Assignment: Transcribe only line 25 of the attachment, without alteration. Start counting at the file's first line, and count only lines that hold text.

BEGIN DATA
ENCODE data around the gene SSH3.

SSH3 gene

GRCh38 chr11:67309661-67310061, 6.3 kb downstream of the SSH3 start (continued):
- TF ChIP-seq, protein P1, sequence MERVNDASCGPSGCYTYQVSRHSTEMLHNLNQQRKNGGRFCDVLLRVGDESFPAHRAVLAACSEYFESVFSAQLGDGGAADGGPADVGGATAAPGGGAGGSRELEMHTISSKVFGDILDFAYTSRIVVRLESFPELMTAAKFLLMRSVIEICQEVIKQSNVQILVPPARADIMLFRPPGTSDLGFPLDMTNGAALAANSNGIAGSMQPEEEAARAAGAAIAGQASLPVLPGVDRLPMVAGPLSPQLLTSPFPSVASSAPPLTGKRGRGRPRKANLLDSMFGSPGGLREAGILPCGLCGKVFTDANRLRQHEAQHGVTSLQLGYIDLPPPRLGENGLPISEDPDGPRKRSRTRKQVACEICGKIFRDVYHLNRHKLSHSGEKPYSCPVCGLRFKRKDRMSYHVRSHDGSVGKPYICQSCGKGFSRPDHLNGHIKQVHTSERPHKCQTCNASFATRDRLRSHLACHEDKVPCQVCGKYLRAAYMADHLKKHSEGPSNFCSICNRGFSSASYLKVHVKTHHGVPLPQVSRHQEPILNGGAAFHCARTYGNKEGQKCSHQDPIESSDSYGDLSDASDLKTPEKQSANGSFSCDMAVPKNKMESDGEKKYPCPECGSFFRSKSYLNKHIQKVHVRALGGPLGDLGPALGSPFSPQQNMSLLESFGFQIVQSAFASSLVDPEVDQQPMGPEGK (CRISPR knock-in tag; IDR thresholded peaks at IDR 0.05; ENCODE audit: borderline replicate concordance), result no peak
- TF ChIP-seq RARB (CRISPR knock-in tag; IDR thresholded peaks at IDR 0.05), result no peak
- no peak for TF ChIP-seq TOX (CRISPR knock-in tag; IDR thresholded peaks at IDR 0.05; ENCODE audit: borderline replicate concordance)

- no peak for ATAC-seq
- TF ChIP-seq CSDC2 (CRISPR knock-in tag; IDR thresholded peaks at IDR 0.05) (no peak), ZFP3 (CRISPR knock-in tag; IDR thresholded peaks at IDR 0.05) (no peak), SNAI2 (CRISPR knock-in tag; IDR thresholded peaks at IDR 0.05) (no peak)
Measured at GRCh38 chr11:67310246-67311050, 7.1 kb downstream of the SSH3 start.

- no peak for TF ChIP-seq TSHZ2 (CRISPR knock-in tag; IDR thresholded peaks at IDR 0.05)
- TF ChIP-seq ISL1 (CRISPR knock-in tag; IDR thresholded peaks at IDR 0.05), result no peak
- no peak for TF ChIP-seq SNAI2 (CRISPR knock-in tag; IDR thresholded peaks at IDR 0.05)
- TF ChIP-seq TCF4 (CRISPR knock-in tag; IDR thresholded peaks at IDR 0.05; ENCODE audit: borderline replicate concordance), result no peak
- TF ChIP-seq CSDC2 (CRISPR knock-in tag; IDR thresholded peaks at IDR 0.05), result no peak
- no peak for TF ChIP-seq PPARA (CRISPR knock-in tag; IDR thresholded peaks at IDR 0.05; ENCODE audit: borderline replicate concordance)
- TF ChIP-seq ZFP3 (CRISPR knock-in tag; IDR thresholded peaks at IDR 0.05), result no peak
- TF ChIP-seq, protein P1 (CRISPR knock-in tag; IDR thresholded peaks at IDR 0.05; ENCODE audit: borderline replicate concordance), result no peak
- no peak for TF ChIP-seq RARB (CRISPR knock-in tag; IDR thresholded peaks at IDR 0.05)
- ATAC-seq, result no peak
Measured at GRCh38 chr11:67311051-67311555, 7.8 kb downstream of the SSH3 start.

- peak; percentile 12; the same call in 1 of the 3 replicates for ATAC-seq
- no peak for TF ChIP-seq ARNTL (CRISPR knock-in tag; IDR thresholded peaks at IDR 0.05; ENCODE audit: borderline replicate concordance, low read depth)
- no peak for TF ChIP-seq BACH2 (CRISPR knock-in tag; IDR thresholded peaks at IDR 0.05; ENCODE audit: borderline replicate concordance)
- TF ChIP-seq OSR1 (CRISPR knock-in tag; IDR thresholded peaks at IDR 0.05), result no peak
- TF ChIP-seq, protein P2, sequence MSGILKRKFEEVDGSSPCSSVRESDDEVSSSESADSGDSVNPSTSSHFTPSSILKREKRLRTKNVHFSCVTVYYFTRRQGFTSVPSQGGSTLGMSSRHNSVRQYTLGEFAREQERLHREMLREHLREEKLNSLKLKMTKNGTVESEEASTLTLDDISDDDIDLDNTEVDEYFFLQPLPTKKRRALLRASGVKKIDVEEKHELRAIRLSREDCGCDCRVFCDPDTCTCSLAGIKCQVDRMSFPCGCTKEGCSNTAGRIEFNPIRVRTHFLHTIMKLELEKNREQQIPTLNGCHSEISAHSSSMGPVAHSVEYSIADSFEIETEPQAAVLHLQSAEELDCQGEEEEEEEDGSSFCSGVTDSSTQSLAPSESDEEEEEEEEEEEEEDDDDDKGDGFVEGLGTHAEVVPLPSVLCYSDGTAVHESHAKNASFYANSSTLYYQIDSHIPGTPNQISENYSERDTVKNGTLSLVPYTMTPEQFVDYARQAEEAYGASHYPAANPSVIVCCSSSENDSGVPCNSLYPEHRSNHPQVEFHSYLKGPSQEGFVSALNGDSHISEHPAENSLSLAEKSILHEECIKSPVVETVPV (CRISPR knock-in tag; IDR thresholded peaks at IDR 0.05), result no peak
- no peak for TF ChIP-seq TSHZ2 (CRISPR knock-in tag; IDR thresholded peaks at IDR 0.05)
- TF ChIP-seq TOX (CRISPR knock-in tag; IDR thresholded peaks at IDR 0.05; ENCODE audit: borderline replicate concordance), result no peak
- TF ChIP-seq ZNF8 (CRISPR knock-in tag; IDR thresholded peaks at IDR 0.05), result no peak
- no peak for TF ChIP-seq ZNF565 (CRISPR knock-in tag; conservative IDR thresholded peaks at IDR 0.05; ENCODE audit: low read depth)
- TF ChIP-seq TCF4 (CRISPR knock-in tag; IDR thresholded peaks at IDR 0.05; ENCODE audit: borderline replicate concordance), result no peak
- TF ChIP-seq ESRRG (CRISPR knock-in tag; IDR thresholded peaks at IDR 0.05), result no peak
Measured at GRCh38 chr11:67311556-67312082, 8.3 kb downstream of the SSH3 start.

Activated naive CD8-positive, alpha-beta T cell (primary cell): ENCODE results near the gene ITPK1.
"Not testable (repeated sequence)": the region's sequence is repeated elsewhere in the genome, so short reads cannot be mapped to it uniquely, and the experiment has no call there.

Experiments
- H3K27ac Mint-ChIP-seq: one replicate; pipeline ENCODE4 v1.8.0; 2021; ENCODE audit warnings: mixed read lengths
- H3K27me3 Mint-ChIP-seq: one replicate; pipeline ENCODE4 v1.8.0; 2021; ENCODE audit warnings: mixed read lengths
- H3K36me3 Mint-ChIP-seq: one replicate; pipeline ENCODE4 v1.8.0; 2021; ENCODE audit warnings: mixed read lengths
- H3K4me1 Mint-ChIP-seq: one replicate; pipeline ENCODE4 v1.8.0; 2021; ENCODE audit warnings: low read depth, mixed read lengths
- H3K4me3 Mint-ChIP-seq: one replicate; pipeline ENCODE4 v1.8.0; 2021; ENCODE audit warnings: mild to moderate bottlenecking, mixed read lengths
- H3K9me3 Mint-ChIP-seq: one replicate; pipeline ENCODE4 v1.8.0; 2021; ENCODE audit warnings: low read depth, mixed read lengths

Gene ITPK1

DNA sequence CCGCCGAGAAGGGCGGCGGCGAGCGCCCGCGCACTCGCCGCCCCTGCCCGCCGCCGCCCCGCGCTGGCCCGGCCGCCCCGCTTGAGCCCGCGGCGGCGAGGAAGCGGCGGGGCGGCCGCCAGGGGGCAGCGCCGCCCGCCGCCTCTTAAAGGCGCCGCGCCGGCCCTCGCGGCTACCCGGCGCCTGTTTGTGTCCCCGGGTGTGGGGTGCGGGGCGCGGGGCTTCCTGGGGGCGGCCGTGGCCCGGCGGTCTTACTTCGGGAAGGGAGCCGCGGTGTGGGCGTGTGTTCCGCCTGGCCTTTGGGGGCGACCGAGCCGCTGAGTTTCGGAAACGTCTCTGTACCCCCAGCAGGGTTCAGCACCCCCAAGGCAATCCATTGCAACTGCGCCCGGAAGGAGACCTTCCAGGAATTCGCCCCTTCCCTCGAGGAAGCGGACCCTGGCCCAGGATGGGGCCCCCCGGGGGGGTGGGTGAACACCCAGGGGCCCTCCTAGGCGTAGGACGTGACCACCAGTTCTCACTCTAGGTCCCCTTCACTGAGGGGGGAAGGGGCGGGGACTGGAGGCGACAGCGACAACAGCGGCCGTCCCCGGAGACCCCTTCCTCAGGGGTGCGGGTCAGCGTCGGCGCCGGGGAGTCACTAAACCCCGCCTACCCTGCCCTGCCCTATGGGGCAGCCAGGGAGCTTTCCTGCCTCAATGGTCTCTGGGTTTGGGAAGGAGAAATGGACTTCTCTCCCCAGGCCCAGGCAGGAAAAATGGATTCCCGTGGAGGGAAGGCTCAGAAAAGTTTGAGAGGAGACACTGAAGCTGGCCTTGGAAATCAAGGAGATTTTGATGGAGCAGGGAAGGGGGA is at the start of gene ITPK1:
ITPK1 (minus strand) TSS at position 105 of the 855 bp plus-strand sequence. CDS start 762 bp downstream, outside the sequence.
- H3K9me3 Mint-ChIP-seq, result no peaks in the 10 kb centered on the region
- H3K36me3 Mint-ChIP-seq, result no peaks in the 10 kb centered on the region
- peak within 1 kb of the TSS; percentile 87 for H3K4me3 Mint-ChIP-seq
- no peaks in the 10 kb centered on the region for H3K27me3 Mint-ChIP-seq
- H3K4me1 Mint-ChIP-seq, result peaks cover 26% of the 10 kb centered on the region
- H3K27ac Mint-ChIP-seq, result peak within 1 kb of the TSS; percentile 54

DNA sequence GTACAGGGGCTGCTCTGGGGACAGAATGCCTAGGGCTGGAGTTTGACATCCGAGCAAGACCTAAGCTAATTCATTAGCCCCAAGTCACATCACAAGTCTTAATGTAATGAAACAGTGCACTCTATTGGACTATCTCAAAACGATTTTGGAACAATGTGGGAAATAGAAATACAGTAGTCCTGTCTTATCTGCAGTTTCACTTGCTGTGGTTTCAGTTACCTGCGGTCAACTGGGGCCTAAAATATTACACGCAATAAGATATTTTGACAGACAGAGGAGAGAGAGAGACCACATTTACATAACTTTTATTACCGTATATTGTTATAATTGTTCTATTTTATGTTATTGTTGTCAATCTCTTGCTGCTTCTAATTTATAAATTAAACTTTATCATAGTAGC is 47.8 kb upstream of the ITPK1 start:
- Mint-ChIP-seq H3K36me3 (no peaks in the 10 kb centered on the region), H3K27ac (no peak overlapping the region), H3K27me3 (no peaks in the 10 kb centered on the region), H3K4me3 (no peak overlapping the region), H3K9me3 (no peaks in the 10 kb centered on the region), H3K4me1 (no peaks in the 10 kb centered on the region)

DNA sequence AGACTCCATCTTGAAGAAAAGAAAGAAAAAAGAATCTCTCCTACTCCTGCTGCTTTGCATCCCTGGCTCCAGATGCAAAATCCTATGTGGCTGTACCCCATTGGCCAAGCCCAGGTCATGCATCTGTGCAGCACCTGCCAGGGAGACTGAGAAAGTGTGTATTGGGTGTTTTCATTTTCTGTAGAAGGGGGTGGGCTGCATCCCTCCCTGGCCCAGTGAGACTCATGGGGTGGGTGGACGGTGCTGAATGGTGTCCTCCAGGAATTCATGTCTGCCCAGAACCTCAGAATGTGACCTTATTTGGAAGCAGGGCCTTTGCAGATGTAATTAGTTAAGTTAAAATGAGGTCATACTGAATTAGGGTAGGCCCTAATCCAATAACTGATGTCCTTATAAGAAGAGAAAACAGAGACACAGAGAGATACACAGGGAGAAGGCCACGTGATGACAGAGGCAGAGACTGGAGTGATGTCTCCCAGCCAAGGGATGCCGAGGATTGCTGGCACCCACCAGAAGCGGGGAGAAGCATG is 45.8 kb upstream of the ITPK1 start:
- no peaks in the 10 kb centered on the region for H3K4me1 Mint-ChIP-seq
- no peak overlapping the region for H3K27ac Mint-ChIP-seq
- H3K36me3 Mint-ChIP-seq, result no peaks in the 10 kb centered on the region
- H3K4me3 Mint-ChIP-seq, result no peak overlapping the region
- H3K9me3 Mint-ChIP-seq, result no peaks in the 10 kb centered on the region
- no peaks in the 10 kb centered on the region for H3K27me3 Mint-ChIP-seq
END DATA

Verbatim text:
- TF ChIP-seq, protein P2, sequence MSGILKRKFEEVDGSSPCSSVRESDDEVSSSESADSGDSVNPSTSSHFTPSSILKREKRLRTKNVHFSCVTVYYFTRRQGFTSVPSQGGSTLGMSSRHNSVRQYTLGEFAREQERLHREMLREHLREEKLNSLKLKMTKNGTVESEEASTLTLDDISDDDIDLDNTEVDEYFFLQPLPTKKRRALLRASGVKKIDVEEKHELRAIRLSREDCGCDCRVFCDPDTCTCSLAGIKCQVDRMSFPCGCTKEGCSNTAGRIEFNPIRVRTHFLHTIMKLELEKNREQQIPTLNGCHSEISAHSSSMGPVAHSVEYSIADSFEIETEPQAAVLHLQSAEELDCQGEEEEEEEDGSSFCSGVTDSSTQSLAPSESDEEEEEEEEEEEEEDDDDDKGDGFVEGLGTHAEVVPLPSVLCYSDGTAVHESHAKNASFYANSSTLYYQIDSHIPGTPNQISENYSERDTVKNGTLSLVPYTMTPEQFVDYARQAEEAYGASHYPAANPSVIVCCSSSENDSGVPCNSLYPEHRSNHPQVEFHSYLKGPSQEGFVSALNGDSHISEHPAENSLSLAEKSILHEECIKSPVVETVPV (CRISPR knock-in tag; IDR thresholded peaks at IDR 0.05), result no peak